Ode to flow-runtime

Name one relatively unknown project that everyone should be using? flow-runtime

Take Flow to the runtime journey.

I have been using Flow in every project I have created in the last two years. Strict type checking, whether it is Flow or TypeScript, is awesome. I aim for 80%+ type coverage across the project. I will go as far as to say that using strict types makes majority of the usual test cases redundant, esp. those that check contract between different parts of the application. That is, unless your application is consuming third-party data.

Compilation-time type checking shortcomings

Strict type checking happens at the compilation time. Type annotations are either stripped or commented out at the runtime. This is Okay-ish if your application works with a known set of inputs, e.g. it is relatively safe to assume that the type annotations for a DOM keypress event are going to be representative of the event payload, at least in the modern browsers. However, compilation-time strict type checking gives no guarantees that type definition of a third-party data interface is going to respected, e.g.

type WeatherResponseType = {|
+temperature: number
|};
const weatherResponseHead = await fetch('https://weather.api');
const weatherResponse: WeatherResponseType = await weatherResponseHead.json();

There are absolutely no guarantees that weatherResponse is going to return this response in the future. Type annotations still provide a value here — your application knows the shape of the response and can validate the contract at the build time. However, compilation time checking is not going to help if the API produces an unexpected response in the future. This is where the flow-runtime comes in.

Runtime type checking

flow-runtime provides a Babel plugin to transpile Flow type annotations into runtime checks that use flow-runtime package to construct and evaluate assertions.

{
"plugins": [
[
"flow-runtime",
{
"annotate": true,
"assert": true
}
]
]
}

In the case of the earlier example, the transpiled code becomes:

import t from 'flow-runtime';
const WeatherResponseType = t.type('WeatherResponseType', t.exactObject(t.property('temperature', t.number())));
const weatherResponseHead = await fetch('https://weather.api');
const weatherResponse = WeatherResponseType.assert((await weatherResponseHead.json()));

As you can see, WeatherResponseType type annotation has been converted to a collection of functions used to assert the shape of the input at the runtime.

Continuing with out example, suppose that the API response changed to:

{
"temperatureCelsius": 30,
"temperatureFahrenheit": 86
}

In this case, Flow will throw an error in the following format:

WeatherResponseType should not contain the key: "temperatureCelsius"
Expected: {|
temperature: number;
|}
Actual: {
temperatureCelsius: number;
temperatureFahrenheit: number;
}
-------------------------------------------------
WeatherResponseType should not contain the key: "temperatureFahrenheit"
Expected: {|
temperature: number;
|}
Actual: {
temperatureCelsius: number;
temperatureFahrenheit: number;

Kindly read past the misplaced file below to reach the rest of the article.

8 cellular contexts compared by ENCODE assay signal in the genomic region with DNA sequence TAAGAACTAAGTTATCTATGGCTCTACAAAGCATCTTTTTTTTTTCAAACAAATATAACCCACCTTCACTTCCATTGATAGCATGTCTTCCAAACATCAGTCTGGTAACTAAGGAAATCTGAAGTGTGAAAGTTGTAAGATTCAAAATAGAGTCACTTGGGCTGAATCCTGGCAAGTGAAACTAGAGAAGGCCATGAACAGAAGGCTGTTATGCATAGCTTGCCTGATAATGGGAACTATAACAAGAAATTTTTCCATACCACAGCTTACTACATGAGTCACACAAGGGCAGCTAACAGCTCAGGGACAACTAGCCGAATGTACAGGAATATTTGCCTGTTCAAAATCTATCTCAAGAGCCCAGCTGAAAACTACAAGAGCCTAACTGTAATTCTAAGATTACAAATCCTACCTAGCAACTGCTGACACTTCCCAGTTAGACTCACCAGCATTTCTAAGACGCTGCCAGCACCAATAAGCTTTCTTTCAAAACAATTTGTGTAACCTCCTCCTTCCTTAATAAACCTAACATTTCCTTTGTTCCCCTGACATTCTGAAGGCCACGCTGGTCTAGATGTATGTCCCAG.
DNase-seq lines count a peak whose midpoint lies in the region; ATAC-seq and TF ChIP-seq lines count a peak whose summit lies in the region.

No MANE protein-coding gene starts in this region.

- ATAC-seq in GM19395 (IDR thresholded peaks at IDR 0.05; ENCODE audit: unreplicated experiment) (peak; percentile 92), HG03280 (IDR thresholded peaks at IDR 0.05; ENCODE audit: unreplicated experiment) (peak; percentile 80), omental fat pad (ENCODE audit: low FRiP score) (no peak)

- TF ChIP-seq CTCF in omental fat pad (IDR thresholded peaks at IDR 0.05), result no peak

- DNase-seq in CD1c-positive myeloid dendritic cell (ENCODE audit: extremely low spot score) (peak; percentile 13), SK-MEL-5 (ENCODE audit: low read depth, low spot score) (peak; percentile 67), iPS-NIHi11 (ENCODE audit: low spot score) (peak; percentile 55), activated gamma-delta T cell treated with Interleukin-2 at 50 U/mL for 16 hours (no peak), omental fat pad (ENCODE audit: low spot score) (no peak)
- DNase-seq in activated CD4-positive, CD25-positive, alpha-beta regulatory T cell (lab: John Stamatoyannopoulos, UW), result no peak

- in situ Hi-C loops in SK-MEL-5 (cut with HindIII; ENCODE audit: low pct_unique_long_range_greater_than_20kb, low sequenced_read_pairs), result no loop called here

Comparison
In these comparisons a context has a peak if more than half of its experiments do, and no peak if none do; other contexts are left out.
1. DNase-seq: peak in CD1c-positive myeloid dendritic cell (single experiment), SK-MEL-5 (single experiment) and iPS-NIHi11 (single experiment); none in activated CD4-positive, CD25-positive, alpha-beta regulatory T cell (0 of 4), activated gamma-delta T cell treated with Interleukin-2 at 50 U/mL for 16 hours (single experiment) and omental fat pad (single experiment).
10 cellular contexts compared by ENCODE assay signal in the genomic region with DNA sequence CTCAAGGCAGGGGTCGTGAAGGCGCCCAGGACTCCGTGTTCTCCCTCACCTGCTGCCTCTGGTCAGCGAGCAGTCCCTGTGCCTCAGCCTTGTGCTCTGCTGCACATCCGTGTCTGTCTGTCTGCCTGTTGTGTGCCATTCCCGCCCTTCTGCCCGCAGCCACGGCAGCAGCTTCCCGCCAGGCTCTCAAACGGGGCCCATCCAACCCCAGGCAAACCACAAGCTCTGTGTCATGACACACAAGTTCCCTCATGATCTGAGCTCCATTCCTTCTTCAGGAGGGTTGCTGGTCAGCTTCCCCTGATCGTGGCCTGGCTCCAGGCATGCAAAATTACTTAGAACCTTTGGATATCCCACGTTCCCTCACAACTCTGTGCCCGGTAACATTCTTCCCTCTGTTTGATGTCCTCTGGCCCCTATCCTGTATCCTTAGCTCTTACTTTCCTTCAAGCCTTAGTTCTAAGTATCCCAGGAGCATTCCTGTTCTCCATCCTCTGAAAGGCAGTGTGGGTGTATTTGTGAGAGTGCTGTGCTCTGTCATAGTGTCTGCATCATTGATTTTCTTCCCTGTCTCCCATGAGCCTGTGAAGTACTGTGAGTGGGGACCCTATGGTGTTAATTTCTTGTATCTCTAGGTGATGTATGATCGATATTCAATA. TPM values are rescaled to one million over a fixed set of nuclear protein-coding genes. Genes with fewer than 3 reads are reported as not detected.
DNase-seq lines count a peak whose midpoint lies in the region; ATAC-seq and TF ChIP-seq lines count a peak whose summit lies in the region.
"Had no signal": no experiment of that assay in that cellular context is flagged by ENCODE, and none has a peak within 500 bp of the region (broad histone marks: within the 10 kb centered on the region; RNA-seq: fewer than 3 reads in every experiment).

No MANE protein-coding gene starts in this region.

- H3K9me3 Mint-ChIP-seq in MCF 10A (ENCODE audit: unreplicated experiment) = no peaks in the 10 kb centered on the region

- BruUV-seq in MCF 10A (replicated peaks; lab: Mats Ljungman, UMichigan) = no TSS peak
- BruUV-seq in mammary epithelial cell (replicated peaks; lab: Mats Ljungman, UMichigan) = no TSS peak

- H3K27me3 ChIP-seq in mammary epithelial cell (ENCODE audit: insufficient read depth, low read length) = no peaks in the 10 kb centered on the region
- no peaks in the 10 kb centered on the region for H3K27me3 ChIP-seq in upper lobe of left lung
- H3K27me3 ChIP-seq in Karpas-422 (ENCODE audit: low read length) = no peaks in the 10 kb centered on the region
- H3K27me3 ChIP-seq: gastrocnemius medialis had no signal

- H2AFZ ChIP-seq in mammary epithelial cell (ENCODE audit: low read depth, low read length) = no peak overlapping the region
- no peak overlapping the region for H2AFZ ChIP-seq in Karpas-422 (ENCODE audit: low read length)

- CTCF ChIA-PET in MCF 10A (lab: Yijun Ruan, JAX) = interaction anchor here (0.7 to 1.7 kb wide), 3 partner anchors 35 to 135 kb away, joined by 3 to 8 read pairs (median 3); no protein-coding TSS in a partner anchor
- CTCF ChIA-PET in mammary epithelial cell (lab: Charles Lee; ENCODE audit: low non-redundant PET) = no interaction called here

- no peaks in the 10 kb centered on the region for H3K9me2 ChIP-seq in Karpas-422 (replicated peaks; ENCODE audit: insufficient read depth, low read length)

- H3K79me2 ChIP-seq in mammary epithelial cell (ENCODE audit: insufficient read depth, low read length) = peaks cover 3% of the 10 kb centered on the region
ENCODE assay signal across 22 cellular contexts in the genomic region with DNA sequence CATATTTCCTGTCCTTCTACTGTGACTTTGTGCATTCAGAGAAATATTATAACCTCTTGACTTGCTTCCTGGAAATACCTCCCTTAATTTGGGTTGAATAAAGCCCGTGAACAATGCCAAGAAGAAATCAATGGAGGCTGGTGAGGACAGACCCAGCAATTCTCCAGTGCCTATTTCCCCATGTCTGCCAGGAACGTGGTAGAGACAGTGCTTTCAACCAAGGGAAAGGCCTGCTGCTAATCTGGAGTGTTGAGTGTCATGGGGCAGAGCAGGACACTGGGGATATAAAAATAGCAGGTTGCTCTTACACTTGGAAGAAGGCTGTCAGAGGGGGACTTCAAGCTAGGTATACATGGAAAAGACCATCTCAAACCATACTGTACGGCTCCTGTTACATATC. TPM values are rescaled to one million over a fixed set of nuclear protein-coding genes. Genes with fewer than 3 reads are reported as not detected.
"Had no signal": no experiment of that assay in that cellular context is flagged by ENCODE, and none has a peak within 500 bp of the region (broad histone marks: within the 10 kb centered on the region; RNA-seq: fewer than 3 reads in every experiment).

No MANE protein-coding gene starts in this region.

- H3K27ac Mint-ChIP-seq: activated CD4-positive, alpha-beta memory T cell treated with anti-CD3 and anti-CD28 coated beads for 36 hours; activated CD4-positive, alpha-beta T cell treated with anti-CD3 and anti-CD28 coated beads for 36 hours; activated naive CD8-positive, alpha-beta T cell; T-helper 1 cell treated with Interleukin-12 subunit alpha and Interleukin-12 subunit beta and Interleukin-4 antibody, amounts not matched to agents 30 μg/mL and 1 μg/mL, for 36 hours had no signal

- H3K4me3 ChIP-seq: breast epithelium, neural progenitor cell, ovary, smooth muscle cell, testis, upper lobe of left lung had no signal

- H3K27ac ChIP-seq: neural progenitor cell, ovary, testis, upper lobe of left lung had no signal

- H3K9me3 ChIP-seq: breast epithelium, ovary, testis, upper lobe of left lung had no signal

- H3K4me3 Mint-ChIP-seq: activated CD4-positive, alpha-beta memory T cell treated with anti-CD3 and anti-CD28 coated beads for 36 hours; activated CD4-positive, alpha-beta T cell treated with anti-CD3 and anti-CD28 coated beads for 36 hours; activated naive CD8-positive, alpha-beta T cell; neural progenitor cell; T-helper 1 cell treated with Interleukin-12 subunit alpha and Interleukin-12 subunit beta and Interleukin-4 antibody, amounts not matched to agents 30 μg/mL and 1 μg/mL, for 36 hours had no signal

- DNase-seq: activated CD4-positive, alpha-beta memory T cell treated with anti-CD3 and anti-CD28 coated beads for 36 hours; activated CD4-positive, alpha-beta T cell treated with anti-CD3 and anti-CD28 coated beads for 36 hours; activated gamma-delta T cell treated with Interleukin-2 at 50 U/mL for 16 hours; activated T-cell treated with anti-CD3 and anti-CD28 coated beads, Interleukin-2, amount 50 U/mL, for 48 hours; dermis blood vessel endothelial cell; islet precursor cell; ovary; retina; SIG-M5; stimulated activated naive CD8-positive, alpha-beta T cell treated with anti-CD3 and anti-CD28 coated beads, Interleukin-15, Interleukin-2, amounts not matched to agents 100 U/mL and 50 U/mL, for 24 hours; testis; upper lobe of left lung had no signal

}

Importance of catching the error early

You might be thinking – if API produced an unexpected response, the program will fail anyway. How is flow-runtime assertion going to help apart from producing a useful error message?

Your program will fail only if you are lucky. With an exception of limited scenarios where JavaScript is going to throw an error (e.g. attempt to access a property of undefined), JavaScript is going to quietly perform value coercion This has bitten me quite a few times when I was expecting an external API to return an identifier, e.g.

{
"id": 1,
"name": "Foo"
}

My application would expect the above output and use it to construct URL of a resource, e.g.

type VenueType = {|
+id: number,
+name: string
|};
const venue: VenueType = await getVenueById(1);
const url = 'https://go2cinema.com/venues/' + venue.id + '-' + slugify(venue.name);

Then suddenly, the API changes its response format to:

{
"name": "Foo",
"venueId": 1
}

Without flow-runtime, the program is going to continue to quietly construct URLs as https://go2cinema.com/venues/undefined-vue-shepherds-bush (notice the undefined).

The cost of runtime assertions

Runtime type assertions are inlined for the parameters, variable assignment with type association (such as in the provided example) and function return result. This adds many additional CPU cycles to every computation. Therefore, I would avoid using flow-runtime in production, in consumer facing services. I am using flow-runtime for all of the background tasks. You can use runtime checking during development and disable it in production.

Weighting the benefits of runtime assertions

The last 9 months I have been developing https://go2cinema.com/ – a cinema ticket booking platform that now covers 70% of the UK cinemas and aggregates data for 99% of the UK cinemas and majority of the cinemas in Germany, France and Spain. If it sounds like we are dealing with a lot of data feeds, then its because we do (over 300 to date). My first attempt was to define a contract with each data feed using Flow type annotations and JSON schema. This works. However, in almost all of the cases, JSON schema duplicates the Flow type declarations. By switching to flow-runtime I got rid of most of the JSON schemas.

Overall, I’d estimate that replacing JSON schemas with flow-runtime reduced the codebase size of the feed aggregators by +30%. Meanwhile, flow-runtime is continually proving itself to be the most-valuable-player at discovering bugs.

Author

flow-runtime is authored by Charles Pick (AKA phpnode). I have been using flow-runtime in every project that heavily depends on consuming third-party data feeds and for that I think Charles deserves as a very least an hour of my time to write a shout-out to his awesome project.

Thank you Charles!